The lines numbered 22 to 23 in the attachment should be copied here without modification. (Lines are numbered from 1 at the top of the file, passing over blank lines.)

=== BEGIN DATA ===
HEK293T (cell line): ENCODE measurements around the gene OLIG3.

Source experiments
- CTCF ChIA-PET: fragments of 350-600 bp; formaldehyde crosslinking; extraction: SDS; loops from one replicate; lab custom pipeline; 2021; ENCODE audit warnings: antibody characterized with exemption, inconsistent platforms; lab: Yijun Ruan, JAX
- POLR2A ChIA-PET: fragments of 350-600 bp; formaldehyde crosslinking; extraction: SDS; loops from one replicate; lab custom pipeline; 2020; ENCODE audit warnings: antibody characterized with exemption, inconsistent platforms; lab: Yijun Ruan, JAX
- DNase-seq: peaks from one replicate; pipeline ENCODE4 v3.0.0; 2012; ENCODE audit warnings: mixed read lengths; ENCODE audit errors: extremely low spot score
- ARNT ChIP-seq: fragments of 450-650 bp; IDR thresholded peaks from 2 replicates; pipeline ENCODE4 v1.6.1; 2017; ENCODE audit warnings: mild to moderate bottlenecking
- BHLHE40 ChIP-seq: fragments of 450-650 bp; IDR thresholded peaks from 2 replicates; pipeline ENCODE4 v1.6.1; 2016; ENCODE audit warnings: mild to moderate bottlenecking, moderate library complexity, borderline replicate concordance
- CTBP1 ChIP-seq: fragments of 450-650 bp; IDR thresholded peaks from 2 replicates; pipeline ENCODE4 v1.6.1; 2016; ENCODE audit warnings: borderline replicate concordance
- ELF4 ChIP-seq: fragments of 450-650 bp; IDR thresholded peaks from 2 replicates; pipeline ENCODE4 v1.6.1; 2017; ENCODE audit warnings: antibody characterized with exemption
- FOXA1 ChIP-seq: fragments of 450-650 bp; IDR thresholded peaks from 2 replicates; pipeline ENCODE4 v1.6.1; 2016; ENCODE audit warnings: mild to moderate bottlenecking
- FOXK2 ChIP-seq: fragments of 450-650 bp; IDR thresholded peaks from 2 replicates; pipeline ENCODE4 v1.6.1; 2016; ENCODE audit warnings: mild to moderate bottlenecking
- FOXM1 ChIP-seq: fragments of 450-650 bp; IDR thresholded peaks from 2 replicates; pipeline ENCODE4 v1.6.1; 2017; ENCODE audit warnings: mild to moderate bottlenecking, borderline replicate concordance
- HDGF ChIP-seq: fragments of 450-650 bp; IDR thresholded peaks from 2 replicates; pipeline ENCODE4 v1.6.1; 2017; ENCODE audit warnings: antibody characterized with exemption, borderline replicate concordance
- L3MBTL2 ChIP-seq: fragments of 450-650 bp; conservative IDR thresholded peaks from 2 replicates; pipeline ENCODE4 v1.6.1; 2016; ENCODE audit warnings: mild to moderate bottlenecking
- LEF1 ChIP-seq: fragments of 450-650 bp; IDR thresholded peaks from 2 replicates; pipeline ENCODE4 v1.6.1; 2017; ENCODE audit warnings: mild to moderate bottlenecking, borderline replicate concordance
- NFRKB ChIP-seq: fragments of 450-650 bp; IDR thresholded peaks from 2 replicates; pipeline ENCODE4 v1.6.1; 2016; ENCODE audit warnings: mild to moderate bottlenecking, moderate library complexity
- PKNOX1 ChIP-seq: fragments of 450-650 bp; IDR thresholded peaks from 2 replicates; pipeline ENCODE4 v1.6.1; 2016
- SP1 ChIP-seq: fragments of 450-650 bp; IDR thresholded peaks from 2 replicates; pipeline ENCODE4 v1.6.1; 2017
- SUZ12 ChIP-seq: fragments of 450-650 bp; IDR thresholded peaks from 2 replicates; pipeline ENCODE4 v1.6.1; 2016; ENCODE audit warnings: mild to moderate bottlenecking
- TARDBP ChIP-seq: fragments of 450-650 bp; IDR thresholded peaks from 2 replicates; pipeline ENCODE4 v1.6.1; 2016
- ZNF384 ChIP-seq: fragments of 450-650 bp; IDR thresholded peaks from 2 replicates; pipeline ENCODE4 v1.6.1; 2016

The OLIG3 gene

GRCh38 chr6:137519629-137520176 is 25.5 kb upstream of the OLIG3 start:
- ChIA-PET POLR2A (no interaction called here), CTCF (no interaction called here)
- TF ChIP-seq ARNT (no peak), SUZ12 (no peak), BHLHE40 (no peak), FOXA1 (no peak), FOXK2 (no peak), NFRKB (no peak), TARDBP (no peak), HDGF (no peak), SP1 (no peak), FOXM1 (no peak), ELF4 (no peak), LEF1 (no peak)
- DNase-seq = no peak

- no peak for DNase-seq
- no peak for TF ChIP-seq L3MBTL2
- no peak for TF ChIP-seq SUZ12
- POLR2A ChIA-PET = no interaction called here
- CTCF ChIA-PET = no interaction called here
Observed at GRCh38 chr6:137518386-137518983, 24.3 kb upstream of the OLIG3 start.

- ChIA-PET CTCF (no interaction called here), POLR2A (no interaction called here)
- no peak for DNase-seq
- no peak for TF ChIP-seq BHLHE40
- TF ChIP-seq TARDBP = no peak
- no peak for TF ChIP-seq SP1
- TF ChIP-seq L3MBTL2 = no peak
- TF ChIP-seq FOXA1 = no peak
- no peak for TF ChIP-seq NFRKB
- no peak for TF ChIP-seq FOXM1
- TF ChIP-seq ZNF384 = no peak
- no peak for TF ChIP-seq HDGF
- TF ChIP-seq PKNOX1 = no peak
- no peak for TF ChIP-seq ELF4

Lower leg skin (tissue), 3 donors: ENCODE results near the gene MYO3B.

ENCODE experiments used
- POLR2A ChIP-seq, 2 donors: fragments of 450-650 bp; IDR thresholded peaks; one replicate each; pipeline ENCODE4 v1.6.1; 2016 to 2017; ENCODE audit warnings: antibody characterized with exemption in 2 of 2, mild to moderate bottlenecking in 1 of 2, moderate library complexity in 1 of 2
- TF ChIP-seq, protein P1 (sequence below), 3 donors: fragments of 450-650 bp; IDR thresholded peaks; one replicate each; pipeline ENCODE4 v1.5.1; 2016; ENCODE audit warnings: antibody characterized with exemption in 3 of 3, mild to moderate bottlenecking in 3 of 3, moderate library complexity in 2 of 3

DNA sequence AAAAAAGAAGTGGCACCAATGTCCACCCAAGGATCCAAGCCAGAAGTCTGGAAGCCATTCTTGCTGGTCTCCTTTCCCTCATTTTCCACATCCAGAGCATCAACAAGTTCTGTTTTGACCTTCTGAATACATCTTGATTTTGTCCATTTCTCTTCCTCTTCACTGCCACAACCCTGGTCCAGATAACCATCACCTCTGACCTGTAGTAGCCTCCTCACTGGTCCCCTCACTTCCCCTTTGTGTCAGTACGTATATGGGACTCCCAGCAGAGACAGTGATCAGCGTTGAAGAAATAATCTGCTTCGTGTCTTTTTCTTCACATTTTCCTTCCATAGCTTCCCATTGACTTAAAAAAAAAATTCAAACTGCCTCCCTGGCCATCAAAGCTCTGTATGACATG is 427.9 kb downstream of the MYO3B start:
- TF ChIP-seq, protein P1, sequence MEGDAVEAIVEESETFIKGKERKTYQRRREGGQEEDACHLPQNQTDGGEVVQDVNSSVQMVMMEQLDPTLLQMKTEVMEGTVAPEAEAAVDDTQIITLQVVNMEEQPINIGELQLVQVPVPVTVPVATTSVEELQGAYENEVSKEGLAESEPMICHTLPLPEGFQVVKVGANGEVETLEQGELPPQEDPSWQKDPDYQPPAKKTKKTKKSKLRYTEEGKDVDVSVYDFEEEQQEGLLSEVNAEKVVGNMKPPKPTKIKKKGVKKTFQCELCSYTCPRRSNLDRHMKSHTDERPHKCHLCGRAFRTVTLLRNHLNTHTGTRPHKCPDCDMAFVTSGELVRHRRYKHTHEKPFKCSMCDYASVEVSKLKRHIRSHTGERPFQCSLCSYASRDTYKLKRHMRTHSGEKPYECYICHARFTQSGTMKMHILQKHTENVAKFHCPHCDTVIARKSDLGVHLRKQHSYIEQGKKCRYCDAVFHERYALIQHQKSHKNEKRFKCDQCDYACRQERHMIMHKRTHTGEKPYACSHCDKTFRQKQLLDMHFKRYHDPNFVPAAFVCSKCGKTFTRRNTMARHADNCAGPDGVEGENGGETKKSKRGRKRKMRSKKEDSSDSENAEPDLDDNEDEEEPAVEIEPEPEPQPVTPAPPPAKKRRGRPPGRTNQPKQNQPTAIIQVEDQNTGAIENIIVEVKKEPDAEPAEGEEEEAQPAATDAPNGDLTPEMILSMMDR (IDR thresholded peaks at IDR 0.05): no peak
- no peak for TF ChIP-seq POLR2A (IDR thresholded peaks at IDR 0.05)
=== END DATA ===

The OLIG3 gene

GRCh38 chr6:137519629-137520176 is 25.5 kb upstream of the OLIG3 start: